Spokesman: I know the Secretary-General’s Representative to Serbia, Peter Due, has been actively informed involved in trying… in helping the response. Let me check about what’s going on in Bosnia. Our focus right now is on the needs assessment, as I said, and on helping coordinate the assistance. Obviously, the European Union has also a lot of facilities and assistance down there and we’re working with them.
Question: And just the third one, short one. The Bosnian diplomat said the UN said they contacted the Cabinet of the Secretary-General on 18… on Sunday regarding the situation, can you confirm that contact? What was discussed with whom or so?
Spokesman: I don’t have any information, but I can see what I can get for you. Yes, Matthew?
Question: Sure, I wanted to ask you about Sri Lanka. I saw the readout of the Secretary-General’s meeting with President Rajapaksa and Sri Lankan media, or actually not media, the President’s office in Sri Lanka has quoted Ban Ki-moon as saying “I appreciate your leadership to implement the LLRC (Learnt and Reconciliation Commission)”. The President’s office quoted Ban as saying, while also expressing his appreciation of the President’s commitment to the democratic process. So, I wanted to know, are these quotes accurate? And… and particularly, how do they relate to the report I asked you about on Monday by Yasmin Sooka, previously on the panel of experts showing that the President… quoting Mr. Nambiar as saying that President Rajapaksa said let’s go all the way in 2009 i.e. kill… surrendering Tamil Tiger leaders.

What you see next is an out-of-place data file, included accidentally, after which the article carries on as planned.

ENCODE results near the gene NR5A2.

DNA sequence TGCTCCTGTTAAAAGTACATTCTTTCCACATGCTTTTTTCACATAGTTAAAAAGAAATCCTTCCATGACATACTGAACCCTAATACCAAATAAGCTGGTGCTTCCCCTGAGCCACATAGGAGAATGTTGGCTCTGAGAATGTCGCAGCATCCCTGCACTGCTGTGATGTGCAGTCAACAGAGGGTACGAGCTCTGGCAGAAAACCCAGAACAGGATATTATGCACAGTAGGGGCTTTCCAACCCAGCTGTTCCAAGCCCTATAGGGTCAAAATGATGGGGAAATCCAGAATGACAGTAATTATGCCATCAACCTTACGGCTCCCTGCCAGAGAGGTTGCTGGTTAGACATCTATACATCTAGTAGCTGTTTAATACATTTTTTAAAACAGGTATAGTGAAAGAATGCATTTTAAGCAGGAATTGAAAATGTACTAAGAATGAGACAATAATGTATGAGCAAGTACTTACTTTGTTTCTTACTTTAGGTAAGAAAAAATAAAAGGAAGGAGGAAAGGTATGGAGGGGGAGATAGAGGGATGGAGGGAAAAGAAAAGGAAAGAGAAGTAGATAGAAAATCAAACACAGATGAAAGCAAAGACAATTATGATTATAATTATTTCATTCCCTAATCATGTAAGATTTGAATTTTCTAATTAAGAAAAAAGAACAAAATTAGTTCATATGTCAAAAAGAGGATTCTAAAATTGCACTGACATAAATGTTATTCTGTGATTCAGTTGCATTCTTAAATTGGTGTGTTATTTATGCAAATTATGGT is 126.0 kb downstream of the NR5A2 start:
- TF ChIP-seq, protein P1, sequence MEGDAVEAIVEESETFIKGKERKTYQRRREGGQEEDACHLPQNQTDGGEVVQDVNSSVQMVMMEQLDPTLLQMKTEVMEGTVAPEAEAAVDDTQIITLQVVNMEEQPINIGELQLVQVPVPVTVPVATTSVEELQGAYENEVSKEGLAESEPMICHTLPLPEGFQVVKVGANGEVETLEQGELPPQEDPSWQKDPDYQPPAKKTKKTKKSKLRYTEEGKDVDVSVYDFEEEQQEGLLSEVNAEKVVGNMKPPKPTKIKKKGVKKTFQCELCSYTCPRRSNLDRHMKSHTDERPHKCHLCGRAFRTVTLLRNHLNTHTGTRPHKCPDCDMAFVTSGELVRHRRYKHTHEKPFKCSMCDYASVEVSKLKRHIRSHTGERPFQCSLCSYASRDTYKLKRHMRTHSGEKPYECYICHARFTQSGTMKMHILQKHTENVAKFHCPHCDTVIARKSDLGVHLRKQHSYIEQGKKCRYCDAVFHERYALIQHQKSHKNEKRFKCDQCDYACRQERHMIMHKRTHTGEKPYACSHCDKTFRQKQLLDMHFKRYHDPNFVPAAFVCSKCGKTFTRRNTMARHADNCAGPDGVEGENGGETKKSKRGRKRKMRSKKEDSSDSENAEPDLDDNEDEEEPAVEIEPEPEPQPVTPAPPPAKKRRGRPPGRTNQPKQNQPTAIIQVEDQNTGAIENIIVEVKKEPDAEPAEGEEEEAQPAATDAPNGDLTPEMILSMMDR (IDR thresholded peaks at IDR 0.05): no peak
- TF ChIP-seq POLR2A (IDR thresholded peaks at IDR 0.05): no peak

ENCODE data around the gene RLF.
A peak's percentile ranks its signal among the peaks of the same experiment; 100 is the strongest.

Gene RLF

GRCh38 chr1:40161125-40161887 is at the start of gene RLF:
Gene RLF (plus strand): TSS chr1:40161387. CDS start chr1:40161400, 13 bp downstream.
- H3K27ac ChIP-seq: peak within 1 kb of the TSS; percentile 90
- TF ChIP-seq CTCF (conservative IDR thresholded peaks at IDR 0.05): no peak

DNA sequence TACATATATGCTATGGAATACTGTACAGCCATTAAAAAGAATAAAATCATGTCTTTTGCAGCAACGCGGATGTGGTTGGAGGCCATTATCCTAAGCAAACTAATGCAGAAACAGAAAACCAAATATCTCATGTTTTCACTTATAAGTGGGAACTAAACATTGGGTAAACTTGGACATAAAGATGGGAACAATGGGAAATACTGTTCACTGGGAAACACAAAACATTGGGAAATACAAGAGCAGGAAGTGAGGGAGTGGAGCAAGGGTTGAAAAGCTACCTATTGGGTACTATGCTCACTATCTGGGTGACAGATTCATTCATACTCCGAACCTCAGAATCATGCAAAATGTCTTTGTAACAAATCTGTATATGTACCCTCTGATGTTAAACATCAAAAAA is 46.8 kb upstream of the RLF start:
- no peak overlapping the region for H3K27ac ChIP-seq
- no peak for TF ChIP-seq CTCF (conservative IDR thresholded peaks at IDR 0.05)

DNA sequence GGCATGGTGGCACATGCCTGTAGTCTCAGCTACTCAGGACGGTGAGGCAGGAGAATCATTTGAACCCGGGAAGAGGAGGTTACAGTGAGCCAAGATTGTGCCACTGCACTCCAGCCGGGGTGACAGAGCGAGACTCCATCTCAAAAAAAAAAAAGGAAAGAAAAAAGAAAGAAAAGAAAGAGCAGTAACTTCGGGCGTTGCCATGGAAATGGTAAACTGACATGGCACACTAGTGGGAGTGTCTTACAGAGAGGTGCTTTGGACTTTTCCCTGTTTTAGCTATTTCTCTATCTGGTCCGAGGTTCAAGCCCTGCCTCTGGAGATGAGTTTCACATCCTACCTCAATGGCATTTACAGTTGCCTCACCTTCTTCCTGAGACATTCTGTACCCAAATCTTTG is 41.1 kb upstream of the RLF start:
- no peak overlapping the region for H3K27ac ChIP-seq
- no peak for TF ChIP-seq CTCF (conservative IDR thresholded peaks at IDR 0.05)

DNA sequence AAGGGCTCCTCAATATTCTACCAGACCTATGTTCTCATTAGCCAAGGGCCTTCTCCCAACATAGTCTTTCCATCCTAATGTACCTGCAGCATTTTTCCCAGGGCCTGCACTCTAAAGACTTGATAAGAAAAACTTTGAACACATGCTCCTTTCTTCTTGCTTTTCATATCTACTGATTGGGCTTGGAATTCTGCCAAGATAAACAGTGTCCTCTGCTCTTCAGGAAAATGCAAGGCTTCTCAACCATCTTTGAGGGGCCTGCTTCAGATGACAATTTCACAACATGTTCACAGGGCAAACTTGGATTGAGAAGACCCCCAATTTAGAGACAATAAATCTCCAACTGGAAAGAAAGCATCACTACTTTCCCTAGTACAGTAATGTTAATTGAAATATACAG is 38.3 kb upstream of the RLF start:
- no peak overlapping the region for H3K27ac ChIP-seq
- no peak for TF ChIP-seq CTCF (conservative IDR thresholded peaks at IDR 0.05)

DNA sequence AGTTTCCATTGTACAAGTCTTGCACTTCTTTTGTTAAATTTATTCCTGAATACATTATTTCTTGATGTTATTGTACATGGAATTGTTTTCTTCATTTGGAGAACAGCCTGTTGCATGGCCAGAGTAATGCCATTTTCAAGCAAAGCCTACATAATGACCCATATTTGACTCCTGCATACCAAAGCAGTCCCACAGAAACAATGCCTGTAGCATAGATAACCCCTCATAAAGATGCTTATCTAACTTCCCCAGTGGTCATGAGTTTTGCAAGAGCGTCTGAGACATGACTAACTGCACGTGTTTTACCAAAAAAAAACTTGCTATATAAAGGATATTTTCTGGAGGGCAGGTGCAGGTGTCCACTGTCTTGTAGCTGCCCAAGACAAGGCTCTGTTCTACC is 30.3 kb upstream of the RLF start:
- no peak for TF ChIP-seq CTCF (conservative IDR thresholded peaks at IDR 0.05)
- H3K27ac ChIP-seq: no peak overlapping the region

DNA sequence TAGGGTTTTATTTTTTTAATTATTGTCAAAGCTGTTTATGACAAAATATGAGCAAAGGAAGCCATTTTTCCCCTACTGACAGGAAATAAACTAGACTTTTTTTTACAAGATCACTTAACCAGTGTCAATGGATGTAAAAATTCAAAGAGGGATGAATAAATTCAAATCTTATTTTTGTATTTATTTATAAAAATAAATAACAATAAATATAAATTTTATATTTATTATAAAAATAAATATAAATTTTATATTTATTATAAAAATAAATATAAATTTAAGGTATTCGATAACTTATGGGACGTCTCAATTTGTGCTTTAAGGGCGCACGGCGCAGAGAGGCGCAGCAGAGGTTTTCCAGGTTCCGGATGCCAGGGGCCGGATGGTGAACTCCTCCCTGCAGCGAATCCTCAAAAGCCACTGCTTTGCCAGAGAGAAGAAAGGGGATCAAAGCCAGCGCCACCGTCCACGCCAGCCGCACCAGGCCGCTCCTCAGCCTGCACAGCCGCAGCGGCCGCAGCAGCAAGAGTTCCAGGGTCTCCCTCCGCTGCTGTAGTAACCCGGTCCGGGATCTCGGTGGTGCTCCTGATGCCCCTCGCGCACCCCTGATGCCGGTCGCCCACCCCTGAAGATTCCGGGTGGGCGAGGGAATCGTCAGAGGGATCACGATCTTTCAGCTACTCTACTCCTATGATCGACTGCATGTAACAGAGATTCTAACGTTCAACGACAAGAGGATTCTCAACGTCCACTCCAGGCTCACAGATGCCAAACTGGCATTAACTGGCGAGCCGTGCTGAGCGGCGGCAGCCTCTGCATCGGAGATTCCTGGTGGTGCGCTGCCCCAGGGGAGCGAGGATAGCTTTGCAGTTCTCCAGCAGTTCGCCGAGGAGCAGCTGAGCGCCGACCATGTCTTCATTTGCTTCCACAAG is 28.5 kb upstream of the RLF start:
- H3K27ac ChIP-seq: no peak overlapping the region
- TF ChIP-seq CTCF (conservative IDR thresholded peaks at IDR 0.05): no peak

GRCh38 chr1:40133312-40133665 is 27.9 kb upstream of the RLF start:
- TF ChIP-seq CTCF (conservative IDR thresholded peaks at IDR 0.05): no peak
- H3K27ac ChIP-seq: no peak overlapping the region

Spokesman: You know, as for who speaks for the Secretary-General, the Secretary-General speaks for himself, I speak for him and other senior UN officials. So, in terms of what the Secretary-General said and the points that he made, I would follow the readout. I’m not going to start to confirm what others are quoting the Secretary… what other readouts may be quoting the Secretary-General as saying.